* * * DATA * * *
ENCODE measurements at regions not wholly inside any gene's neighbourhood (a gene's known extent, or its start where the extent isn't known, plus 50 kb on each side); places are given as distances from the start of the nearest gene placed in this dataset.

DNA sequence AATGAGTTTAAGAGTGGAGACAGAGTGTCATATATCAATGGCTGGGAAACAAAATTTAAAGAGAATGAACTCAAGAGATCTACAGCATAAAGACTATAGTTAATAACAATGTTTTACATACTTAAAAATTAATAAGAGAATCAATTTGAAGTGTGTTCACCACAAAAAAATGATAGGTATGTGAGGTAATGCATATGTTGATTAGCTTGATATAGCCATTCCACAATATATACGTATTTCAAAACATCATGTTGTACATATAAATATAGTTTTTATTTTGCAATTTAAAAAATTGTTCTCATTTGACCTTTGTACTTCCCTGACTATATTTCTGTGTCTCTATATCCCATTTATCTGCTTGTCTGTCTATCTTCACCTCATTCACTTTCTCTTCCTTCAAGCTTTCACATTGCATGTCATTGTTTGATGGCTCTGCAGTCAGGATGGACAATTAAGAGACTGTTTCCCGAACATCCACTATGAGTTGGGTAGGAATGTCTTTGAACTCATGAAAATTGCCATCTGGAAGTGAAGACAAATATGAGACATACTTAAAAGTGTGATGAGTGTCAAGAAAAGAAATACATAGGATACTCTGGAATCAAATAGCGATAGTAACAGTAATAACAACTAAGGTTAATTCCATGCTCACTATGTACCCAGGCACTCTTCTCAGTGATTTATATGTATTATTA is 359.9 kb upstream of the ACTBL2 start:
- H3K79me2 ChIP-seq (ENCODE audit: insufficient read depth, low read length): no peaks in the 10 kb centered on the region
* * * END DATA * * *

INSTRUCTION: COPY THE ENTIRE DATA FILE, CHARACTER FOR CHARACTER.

ENCODE measurements at regions not wholly inside any gene's neighbourhood (a gene's known extent, or its start where the extent isn't known, plus 50 kb on each side); places are given as distances from the start of the nearest gene placed in this dataset.

DNA sequence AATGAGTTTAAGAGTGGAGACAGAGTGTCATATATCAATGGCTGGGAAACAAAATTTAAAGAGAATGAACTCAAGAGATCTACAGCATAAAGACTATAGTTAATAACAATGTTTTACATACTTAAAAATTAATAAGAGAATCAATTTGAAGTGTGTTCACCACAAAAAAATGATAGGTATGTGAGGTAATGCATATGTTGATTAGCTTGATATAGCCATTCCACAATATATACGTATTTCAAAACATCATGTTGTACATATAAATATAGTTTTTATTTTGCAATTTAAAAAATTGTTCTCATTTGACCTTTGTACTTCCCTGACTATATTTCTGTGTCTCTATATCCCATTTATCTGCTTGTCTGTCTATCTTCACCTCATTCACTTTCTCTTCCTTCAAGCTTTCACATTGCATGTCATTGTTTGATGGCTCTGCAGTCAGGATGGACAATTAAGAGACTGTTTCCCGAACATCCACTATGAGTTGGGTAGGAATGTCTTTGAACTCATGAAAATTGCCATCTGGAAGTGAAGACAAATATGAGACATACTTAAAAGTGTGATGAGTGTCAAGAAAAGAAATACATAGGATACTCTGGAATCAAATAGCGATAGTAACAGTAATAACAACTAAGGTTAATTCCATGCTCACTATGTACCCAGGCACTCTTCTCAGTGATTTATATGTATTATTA is 359.9 kb upstream of the ACTBL2 start:
- H3K79me2 ChIP-seq (ENCODE audit: insufficient read depth, low read length): no peaks in the 10 kb centered on the region